Government urged to continue support for rough sleepers
- Credit: PA
Fears homeless people will be back on the streets if government funding for rough sleepers comes to a “cliff edge” has sparked calls from charities and councillors for support to continue.
Norwich City Council leader Alan Waters said the authority was “pressing the government to make sure that it doesn’t suddenly turn off the financial tap” over rough sleeping.
And charities and councillors have described how the “almost impossible” has been achieved during the coronavirus pandemic.
One city councillor said it was “possible to end homelessness - if the government has the will to do that”.
And Dr Jan Sheldon, chief executive of the Norwich-based St Martins housing charity, said more than 70 people in the city had been supported into housing during the crisis, with “many now having secure and permanent housing”.
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Councils were told to ensure all rough sleepers were housed as the outbreak began in March, and people were placed in hotels and other emergency accommodation.
The scheme, known as ‘Everyone In’ was intended to protect vulnerable rough sleepers and help limit the virus’ spread.
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But homelessness charity Crisis has warned that hotel contracts are set to end as the government’s £3.2m for the scheme runs out, after it emerged last month that the funding would not be extended.
The Ministry for Housing, Communities and Local Government (MHCLG) insisted claims the scheme was being wound up were “simply wrong” and “councils should continue to provide safe accommodation for those who need it”.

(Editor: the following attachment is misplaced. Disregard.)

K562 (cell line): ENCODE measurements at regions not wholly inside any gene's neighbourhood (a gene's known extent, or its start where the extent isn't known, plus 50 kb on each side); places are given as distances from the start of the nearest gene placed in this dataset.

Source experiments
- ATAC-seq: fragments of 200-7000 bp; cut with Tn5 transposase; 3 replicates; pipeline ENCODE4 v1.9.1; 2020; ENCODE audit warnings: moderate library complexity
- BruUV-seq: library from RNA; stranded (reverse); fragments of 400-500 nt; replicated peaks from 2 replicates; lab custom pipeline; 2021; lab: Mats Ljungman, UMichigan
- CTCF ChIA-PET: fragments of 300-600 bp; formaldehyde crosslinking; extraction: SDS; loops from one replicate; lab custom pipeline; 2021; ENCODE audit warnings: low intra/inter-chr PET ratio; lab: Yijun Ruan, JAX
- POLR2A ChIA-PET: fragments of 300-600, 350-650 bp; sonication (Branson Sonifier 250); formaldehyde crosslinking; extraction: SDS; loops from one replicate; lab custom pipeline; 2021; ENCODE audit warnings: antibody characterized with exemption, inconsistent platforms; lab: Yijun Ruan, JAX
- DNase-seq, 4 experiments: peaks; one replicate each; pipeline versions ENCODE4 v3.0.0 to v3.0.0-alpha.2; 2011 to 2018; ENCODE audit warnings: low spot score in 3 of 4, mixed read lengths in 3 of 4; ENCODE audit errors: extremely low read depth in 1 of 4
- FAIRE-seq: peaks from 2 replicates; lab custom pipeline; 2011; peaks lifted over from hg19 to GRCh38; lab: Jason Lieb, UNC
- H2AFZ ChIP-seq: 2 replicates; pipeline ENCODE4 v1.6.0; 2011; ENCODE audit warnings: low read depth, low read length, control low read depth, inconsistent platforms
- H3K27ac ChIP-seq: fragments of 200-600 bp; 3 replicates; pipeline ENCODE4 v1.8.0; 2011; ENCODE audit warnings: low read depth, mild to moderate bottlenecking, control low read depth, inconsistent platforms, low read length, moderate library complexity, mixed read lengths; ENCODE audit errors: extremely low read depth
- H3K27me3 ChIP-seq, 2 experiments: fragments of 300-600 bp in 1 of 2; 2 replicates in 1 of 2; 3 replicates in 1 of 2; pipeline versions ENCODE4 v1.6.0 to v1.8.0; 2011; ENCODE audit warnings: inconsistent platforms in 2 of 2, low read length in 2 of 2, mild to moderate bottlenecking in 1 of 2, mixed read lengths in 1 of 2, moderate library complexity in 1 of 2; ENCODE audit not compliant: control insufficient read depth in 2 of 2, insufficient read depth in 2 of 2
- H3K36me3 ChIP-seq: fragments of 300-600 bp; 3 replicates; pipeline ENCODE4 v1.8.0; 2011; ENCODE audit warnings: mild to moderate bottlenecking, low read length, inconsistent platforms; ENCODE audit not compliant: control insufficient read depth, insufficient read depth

The government also said local authorities had been given a further £3.2bn of support towards their responses to the pandemic, but the money is not specifically for housing rough sleepers via the emergency scheme.
Mr Waters told Radio Norfolk that help needed to continue.
He said the council was “pressing the government to make sure that it doesn’t suddenly turn off the financial tap around this, because people back out on the streets, having found people accommodation and having worked with groups of people to make sure they can have a positive change and direction in their lives, we wouldn’t want to see that work in any way hindered”.
He added: “We’ve made our views clear and I think that’s something which local authorities across the country have been talking to the government about.
“We don’t want a cliff edge, because throughout this period central government have had to intervene in a big way to deal with the Covid crisis, and going forward we’re going to need the government to play its part.”
Meanwhile, Dr Sheldon said: “St Martins is fully supportive of the city council’s request to central government.
“On March 26 everyone who was rough sleeping was found accommodation and together we achieved what was thought to be almost impossible. Since then over 70 people have been supported into accommodation in Norwich and many now have secure and permanent housing.
“We’ve worked with people who have previously been reluctant to engage and we’ve seen what a difference having a warm, safe comfortable space to sleep in and regular meals has made.”
She added: “Having got ‘everyone in’ we now need to keep ‘everyone in’. Rough sleeping is not something which should be happening on our streets in the 21st century.
“It is not - as is often thought - the people who are broken, it is the systems which are broken.
“Let’s mend the systems and support people to live the lives they want to lead.”
And Jamie Osborn, Green Party councillor for Mancroft, said: “Not everyone has been housed over the last few months. You only have to walk around the city in the evening to see people sleeping rough.
“It’s possible to end homelessness if the government has the will to do it but successive governments have chosen to let homelessness be a problem.”
And he said there were people in his ward “living by the grace of their landlords” and added: “That could end at any moment.”
The MHCLG has announced “radical plans to provide thousands of long-term, safe homes for vulnerable rough sleepers taken off the streets”, with £160m of funding this year for 6,000 new “housing units”.
And housing secretary Robert Jenrick said: “This government wants to end rough sleeping for good.”